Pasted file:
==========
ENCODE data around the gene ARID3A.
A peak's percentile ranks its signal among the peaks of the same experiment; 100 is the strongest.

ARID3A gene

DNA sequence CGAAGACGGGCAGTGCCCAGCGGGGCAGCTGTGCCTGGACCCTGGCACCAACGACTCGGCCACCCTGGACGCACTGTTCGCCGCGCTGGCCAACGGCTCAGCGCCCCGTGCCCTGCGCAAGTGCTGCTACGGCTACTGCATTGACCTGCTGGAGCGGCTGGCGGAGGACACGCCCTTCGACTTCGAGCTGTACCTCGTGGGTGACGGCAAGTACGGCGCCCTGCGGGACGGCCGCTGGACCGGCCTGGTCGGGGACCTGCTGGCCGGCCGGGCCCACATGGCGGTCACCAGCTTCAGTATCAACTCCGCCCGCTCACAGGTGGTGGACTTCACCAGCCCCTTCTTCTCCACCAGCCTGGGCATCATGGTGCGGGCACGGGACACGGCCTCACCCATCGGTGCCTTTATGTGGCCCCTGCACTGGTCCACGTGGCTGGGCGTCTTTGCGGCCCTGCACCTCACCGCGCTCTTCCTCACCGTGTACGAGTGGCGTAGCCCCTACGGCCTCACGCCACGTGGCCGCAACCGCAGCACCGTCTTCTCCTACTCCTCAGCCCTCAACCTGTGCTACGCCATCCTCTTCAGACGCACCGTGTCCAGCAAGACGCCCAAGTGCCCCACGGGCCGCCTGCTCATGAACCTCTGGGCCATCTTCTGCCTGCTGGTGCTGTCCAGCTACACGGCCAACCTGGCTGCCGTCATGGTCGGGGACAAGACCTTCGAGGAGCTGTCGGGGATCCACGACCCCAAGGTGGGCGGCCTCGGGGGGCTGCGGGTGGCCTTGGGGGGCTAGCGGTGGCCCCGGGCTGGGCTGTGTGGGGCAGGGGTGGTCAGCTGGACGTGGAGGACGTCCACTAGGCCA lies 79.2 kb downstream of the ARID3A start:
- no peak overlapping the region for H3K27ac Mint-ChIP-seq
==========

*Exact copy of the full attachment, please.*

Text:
ENCODE data around the gene ARID3A.
A peak's percentile ranks its signal among the peaks of the same experiment; 100 is the strongest.

ARID3A gene

DNA sequence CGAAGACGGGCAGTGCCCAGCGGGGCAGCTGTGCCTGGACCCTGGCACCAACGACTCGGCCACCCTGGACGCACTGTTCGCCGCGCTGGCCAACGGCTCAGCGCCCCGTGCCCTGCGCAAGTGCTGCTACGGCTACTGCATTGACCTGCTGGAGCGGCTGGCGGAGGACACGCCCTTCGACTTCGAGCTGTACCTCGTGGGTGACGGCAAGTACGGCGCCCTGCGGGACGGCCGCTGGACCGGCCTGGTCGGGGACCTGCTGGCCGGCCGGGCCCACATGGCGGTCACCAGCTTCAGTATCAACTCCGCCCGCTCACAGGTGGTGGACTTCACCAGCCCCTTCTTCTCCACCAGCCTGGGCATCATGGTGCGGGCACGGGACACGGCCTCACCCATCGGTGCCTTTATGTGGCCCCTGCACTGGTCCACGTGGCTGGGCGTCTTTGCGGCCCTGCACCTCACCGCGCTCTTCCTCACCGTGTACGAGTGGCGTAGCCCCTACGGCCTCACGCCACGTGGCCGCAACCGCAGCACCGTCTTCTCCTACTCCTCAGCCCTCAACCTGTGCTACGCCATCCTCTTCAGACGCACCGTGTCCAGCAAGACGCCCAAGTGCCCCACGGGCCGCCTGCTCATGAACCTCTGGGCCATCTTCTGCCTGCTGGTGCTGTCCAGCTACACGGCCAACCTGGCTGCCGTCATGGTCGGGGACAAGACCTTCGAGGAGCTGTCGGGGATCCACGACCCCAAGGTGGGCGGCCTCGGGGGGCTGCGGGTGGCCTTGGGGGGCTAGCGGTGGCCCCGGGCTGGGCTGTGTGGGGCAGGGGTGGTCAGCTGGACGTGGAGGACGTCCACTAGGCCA lies 79.2 kb downstream of the ARID3A start:
- no peak overlapping the region for H3K27ac Mint-ChIP-seq